A restoration project at Dominican University seeks to bring life to an iconic campus landmark.
The River Forest-based university has embarked on a journey to renovate a portion of its main entrance, which includes repairs to four steel gates and the aging limestone columns and walls that hold the bold structure together. The estimated $20,000 project, which kicked off Sept. 20 and is expected to finish by early October, is part of the university’s “renewed focus on the visitor experience” and comes ahead of the university’s centennial anniversary next year, said James DeFily, executive director of operations, buildings and grounds.
DeFily said the columns, walls and gates, which rest on the campus’ south end, right on Division Street, have faced wear and tear and are in need of some care. The main entrance was rehabbed about 20 years ago, but that work mostly focused on the ring driveway that leads visitors from Division Street into the campus, he said.
“There was probably some additional wear that the gates had to absorb from all the new asphalting and all the curbs and drainage that were put in,” DeFily said about the makeover in the early 2000s.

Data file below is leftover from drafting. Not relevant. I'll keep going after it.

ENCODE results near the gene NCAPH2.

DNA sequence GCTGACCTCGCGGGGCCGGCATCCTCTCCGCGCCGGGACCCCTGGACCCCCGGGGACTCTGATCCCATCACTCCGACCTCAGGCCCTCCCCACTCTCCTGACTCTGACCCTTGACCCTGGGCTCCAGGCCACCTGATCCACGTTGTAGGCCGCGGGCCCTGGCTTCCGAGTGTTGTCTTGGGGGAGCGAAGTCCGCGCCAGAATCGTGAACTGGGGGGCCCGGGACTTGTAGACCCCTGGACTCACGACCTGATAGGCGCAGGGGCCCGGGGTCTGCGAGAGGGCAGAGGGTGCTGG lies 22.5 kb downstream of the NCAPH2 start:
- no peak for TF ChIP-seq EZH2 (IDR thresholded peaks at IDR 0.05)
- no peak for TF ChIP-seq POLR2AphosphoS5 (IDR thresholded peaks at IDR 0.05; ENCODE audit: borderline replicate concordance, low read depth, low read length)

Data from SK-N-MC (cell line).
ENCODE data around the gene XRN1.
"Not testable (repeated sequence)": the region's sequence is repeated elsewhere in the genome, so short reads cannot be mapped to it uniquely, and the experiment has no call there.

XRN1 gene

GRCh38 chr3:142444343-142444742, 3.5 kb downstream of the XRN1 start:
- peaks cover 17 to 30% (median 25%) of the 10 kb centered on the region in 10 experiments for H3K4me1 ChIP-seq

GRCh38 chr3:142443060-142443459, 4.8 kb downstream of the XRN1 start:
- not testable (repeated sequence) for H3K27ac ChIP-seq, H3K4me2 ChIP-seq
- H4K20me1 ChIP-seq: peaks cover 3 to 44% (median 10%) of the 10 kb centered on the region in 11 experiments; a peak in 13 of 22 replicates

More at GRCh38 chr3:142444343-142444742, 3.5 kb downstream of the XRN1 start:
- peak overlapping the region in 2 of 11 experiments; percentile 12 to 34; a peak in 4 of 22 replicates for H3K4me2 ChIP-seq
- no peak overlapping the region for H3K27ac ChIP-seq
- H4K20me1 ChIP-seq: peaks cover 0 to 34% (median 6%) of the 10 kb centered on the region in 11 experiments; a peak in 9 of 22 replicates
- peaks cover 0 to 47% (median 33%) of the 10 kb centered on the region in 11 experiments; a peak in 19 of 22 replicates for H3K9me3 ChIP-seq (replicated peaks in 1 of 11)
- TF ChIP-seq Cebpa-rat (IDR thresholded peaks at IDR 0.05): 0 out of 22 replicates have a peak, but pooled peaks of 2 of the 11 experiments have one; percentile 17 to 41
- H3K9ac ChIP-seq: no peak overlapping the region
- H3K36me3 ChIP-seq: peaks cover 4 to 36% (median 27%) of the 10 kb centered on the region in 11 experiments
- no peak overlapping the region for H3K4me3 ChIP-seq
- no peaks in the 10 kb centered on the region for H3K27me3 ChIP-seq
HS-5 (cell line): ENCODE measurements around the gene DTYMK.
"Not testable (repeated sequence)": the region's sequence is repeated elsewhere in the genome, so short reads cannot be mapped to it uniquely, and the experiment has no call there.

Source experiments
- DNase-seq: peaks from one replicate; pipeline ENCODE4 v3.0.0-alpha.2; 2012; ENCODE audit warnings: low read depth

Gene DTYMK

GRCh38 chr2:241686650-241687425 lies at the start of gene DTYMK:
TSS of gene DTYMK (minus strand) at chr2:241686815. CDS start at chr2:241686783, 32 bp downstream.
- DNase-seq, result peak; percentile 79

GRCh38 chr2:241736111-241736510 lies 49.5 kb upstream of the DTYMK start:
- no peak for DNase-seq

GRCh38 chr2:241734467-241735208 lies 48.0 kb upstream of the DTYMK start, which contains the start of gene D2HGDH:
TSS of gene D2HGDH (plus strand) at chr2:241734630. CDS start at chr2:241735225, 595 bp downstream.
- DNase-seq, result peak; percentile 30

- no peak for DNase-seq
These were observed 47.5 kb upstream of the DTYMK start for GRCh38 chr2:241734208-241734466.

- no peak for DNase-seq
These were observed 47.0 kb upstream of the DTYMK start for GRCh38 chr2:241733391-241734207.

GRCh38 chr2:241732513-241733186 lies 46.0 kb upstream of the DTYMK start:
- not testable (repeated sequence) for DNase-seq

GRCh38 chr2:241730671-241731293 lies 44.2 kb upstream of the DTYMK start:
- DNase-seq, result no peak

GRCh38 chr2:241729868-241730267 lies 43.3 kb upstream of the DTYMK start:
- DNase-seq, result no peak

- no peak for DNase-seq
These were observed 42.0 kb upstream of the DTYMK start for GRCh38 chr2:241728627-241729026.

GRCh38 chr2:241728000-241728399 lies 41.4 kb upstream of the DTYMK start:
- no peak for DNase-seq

DeFily, who spent time sifting through the university’s historic documents, shared further that those beloved gates were first installed in July 1935 and have remained unchanged and untouched over the years. The columns and walls feature the original limestone blocks, dating as far back as the 1920s, DeFily said.
At this point, workers have already replaced some limestone blocks which had cracked and mended the corner joints. They also installed new pieces of rebar, or reinforcing steel bars, so the columns can continue to hold the heavy gates, DeFily said.
“These gates date back to the World War II era, so that’s really when steel was steel,” he said, adding the historic gates could weigh anywhere between 500 to 800 pounds.
As DeFily reflected on the restoration project, which is near completion, he opened up about what this type of work meant to him and the greater River Forest community.
An Elmwood Park native, DeFily remembered being a boy, riding his bike through Dominican University’s campus. He thought of being greeted by those gates, which felt so big, and the gothic-style buildings that towered over him – and still do today. And it’s an experience that DeFily hopes to share and create for others.
Churches, historic landmarks and institutions such as Dominican University are woven into the community’s fabric, DeFily said.
“It’s kind of nice to be able to walk that fine line of doing the necessary things that we need to bring our campus and our infrastructure up to current standards, to be able to service our students while still preserving the past and our history as best we can,” he said.